Archive

Posts Tagged ‘2003’

Scraping RSS of online actualités for language learning materials production

  1. The capability of RSS-news feed integration of foreign language news may be standard now in most LMS, but was not in 2002 (not even having an LMS was standard, I had to build my own while it took the university a few more years to adopt Blackboard as I had recommended in 2000): cc-calico-news-glossing.2
  2. But RSS-feed display is skin-deep and, even in extensive-reading pedagogies, not sufficient for integration into teaching and learning which requires more post-processing.
  3. At a recent Digital Humanities Unconference, I was asked how I had “scraped” (RSS-scraping was chosen since it easier than screen scraping,  for RSS is devoid of most markup, as long as it validates) into a SQL-server database. Here are some code-snippets to get you
    1. from the web glossing-rss-news--vs.net-c#
    2. into the database: sql-portal-csvs-codecc-ms-sql-server2cc-ms-sql-server3
    3. The scraped plain text in the database can form the foundation for post-processing for SLA-purposes, see e.g.  glossing for reading comprehension facilitation or question generation with the trpQuizConverter for

How to do reviewing for collaboration, including corrective feedback, in MS-Word

  1. Home-brew: MS-Word reviewing screencast: This 3-minute software video contains all you need to get started with using "track changes" in MS-Word 2003 for more efficient collaborative document authoring:
    1. How to turn "track changes"  on/off and what the effect is,
    2. How to use the reviewing toolbar (to select which type of changes to show (and not to show) and to cycle through changes, accepting/rejecting them one by one or all at once),
    3. How to make sure to print/not print tracked changes (and comments)
    1. For Word2007, but all the buttons explained here are also on menu:view / toolbar / reviewing in Word 2003
    2. Note especially the section 4:11-5:30 about how to avoid embarrassment by permanently removing tracked changes before publishing a document

PowerPoint 2010 upgrade from 2007 disables setup show display on secondary screen

  1. Symptom: Without hardware changes (a visualizer that seemed to enter into the equation as an AV source seems to have been ruled out as culprit), PowerPoint cannot display show from primary right screen to secondary left screen.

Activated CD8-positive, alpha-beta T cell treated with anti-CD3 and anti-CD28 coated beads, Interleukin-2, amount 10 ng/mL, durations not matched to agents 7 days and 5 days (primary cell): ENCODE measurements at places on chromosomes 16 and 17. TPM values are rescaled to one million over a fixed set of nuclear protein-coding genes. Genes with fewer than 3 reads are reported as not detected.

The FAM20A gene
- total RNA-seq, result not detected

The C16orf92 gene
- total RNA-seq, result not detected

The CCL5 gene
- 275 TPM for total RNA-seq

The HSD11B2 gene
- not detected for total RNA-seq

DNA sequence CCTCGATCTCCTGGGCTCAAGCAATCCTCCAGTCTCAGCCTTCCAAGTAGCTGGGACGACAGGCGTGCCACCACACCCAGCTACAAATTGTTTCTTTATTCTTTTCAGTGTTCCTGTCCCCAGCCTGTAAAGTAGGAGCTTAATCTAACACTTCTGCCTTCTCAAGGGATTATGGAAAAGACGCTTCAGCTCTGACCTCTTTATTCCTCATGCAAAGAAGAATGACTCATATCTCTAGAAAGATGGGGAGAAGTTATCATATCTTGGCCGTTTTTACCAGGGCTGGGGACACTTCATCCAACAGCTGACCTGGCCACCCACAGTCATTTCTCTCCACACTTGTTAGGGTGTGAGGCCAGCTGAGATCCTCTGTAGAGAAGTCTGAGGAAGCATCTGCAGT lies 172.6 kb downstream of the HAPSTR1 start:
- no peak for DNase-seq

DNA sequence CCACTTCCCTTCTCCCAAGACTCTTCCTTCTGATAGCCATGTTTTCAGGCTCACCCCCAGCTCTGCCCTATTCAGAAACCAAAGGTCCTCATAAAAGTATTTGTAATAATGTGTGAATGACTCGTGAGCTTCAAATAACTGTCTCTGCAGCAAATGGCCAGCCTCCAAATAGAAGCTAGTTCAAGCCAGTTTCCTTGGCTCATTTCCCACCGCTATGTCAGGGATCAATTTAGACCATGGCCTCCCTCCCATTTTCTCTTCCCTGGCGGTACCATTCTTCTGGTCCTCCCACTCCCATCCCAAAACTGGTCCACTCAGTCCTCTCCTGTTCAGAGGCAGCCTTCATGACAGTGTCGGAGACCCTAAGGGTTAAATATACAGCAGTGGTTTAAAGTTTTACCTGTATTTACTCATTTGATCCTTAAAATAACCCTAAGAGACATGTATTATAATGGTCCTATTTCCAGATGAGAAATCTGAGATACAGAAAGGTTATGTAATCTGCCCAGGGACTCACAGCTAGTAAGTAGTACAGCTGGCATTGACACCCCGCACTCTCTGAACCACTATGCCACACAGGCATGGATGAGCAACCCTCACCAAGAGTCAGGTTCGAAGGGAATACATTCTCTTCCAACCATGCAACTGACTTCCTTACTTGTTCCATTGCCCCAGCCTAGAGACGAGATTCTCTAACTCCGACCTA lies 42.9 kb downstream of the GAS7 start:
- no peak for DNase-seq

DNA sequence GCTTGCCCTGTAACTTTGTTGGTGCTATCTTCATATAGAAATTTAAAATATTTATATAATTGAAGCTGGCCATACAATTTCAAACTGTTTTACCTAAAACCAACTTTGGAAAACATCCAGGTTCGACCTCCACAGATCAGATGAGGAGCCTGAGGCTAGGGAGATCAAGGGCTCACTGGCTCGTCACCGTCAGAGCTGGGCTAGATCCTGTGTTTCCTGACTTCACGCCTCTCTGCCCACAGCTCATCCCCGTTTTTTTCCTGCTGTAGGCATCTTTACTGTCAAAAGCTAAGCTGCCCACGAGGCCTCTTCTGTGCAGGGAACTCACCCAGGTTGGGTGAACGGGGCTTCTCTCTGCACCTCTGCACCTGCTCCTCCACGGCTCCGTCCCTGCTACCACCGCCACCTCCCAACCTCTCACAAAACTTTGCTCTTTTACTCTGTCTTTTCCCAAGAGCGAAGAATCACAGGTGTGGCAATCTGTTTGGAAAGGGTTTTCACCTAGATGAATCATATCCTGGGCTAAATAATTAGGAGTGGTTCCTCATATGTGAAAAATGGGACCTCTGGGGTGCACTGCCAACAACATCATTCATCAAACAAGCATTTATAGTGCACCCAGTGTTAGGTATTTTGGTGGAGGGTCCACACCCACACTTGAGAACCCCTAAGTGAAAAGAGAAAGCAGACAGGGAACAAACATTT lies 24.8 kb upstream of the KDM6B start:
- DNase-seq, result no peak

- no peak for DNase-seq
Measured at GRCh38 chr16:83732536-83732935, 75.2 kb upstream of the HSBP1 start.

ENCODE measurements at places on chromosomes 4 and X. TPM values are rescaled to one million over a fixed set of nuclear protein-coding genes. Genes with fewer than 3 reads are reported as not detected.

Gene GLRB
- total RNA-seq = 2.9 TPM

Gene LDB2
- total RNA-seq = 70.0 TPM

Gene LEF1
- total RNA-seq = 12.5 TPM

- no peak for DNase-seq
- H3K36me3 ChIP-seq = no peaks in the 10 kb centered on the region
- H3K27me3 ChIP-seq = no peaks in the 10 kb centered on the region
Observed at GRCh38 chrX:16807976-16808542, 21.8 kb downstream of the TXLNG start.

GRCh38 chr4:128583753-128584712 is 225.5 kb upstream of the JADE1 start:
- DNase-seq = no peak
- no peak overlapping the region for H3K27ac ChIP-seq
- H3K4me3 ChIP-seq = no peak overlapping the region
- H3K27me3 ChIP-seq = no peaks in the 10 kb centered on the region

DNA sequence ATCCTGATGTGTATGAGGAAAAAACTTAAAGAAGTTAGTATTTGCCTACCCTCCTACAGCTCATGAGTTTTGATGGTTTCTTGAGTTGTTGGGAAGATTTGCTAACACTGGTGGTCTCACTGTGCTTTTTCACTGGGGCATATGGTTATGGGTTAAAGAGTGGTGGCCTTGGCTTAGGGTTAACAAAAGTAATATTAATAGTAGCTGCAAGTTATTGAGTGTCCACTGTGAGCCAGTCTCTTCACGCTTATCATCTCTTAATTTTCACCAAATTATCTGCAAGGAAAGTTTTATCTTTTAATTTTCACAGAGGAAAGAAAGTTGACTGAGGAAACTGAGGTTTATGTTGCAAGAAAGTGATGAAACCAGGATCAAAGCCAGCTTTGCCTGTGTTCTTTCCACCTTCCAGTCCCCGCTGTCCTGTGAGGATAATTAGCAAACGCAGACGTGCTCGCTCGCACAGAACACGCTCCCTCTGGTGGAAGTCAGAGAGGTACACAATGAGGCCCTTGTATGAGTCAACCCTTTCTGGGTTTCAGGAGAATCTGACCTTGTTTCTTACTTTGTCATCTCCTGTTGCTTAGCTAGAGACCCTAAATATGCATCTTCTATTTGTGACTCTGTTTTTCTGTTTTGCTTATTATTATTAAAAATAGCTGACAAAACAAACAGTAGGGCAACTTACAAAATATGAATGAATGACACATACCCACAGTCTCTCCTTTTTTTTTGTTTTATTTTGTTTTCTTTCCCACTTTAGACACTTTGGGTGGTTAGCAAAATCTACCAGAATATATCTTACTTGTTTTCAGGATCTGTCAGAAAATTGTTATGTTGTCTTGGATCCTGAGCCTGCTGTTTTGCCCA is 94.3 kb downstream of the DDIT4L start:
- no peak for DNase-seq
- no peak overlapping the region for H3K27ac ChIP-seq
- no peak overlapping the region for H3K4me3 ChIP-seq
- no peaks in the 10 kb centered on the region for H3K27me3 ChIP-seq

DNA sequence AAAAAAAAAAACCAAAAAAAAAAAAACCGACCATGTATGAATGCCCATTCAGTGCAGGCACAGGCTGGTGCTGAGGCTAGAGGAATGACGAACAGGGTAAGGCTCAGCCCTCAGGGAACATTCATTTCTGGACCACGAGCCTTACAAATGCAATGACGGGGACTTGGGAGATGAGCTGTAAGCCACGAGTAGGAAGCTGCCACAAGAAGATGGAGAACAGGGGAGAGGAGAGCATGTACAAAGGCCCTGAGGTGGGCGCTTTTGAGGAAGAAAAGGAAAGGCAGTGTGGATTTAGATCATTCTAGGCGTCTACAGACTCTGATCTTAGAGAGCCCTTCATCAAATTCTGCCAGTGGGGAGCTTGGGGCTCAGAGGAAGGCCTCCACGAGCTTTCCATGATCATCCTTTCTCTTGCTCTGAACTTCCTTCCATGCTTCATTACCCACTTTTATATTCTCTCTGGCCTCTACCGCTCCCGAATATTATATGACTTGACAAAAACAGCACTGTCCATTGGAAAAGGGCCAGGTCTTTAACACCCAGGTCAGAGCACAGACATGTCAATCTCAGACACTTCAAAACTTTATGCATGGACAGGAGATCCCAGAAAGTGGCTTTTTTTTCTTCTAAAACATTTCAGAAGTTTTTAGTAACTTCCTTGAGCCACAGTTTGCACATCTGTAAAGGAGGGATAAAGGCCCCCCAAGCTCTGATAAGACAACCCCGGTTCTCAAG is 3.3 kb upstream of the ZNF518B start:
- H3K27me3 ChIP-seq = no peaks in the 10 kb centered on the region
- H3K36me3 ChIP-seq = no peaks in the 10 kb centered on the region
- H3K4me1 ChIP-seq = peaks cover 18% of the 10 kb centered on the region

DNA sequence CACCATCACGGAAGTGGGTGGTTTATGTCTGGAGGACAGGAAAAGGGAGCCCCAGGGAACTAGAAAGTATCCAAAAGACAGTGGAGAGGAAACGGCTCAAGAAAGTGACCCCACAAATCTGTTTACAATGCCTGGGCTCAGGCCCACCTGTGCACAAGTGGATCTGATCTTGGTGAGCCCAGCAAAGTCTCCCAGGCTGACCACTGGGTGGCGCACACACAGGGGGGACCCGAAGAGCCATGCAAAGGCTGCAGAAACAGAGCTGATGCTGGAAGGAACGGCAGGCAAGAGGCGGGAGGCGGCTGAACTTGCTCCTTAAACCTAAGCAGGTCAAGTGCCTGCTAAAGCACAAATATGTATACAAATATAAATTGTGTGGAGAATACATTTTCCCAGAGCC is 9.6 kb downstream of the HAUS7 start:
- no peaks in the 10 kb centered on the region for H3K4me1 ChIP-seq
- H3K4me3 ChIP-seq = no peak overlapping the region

2. Cause: Upgrade to PowerPoint 2010 from 2007, but seems really an underlying video driver limitation that has given us grieve in our – admittedly uncommon: 1024*768 on secondary, projector-connected screen, dictated by the projector – setup before.
  3. Workaround: Make the 1024*768 left screen the primary screen.
    1. Upside: this allows to project the show to the class, but teacher can still move the underlying PowerPoint presentation onto the right screen (for previewing answers. The PowerPoint 2010 upgrade did fix the PowerPoint 2007 bug that interactive animations from PowerPoint 2003 where briefly revealed on slide load before they went into the default hidden state). CIMG0008 - Copy
    2. Downsides:
      1. Presenter view is still not possible, complains about seeing only one screen connected, even though “Check” button brings up the windows screen properties dual screen. CIMG0010 - Copy
      2. The Windows taskbar displays on the left screen, so teacher staging is visible to the class when projector is on (as it always was with a single screen. Only the  secondary right screen added a staging area for the teacher).

Live a little: Get standard software

You make not only your own, but everybody’s life easier if you upgrade to standardized software. The University is now on Win XP Service-Pack 2, with Office 2003 and Internet Explorer 7 and Firefox 3. At work, call x4444 to get upgraded. At home, you can download Internet Explorer 7 or Firefox 3 (also available for MAC OS-X)  for free. Plus, as University employee, you can get other Microsoft software “for cheap”, as I explained here.